The internet is an important part of most people’s lives, including children's. In fact, children may find that the Internet is a crucial part of growing up, and that learning how to interact with others online is just as important as learning to interact with others in real life. However, if you are going to allow your children to use the Internet, you also need to know how to keep them safe. Here are some ways that you can help them.

 

Install anti-virus protection and parental controls

The easiest way to keep your children safe from many of the hazards of the Internet is simply to install anti-virus protection and parental controls, which will protect your computer from viruses as well as block websites that may contain content that you don’t want your children to see. As your children get older, you will be able to work with them to decide which websites can be removed from the parental controls, so that you can teach them to take care of themselves online.

 

Talk to them about the dangers of the Internet

It is far better for you to educate your children on the dangers of the Internet than simply to rule over them and decide what they can and cannot see. Sit down with them and discuss what the dangers of the Internet are. Talk to them about online predators, phishing scams and hackers, allowing them to take the precautions they need to stay safe on their own.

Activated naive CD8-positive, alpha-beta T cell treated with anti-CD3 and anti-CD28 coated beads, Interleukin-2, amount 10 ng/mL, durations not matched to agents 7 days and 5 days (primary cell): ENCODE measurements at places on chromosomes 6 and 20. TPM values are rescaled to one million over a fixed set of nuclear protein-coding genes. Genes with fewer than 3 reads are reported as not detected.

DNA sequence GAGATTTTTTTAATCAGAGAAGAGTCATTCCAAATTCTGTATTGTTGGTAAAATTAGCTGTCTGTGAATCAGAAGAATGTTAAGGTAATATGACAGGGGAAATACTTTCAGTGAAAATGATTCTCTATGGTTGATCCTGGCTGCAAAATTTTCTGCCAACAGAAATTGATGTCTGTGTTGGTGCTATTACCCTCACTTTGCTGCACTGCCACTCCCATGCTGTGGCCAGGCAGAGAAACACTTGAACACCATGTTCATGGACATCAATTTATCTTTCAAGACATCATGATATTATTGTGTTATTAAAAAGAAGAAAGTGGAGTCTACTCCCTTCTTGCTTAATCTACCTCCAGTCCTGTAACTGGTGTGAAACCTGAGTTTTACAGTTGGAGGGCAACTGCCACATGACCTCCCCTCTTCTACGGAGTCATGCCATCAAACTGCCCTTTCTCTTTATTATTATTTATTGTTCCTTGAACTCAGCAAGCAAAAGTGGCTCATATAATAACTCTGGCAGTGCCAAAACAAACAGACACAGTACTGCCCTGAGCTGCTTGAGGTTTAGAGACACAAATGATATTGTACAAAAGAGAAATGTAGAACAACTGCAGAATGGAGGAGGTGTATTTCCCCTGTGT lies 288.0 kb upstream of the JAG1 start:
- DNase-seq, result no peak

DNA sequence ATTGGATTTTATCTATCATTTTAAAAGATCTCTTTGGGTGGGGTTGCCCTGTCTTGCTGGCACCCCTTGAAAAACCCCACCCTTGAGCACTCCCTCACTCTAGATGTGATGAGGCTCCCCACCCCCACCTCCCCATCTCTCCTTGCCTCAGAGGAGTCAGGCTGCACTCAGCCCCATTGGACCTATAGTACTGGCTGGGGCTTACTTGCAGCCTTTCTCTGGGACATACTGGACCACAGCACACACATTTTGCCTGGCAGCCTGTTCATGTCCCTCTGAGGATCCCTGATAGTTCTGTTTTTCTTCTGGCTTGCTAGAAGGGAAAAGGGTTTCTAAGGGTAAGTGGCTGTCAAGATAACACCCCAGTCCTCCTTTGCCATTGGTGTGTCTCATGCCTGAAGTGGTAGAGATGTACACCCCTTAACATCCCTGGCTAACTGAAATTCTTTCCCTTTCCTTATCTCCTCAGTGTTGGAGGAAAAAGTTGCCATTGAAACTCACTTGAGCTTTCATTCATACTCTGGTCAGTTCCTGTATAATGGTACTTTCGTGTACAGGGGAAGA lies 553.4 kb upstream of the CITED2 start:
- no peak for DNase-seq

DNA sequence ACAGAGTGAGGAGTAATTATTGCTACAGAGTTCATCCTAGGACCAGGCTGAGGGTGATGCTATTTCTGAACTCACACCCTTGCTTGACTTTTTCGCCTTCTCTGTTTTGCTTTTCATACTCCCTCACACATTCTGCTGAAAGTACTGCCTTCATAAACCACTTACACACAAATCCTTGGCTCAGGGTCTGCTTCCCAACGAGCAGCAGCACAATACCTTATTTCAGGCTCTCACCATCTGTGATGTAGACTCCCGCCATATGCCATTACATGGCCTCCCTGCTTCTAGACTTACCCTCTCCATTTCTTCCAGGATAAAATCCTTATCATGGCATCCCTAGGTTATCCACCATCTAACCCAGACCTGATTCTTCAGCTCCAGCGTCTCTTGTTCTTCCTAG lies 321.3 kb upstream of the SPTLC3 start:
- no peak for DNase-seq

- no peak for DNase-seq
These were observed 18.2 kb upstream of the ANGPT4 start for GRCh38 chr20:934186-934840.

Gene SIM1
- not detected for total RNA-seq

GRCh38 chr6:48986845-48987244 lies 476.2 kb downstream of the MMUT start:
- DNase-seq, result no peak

Discuss privacy with them

Tell your child about the importance of keeping their identities as private as possible online. If they want to set up an account somewhere, or a social networking page, perhaps sit down with them and go through the steps, so that you can tell them where they need to be most careful, and what is and is not OK to put online. This will help your child to better understand the dangers of putting certain information online.

 

Discuss bullying with them

If your child is being bullied online, they should know that they can come to you and what they can do to stop the bullying happening. Even more importantly, if you have discussed online bullying with them, it should hopefully make it much less likely that your child will be involved in bullying as a bully rather than a victim. It is all too easy to get sucked into cyber-bullying as a child or teenager, so talking to your child about this can be helpful.

 

Ask for their passwords

If you decide that your child is old enough to have social networking accounts of their own, but are not ready to trust them completely on their own, ask for their passwords for the time being. You can then log on periodically to check that they are being safe online and that there is nothing to worry about. Knowing that you have their passwords should also stop your child from engaging in any activity that they know is wrong.

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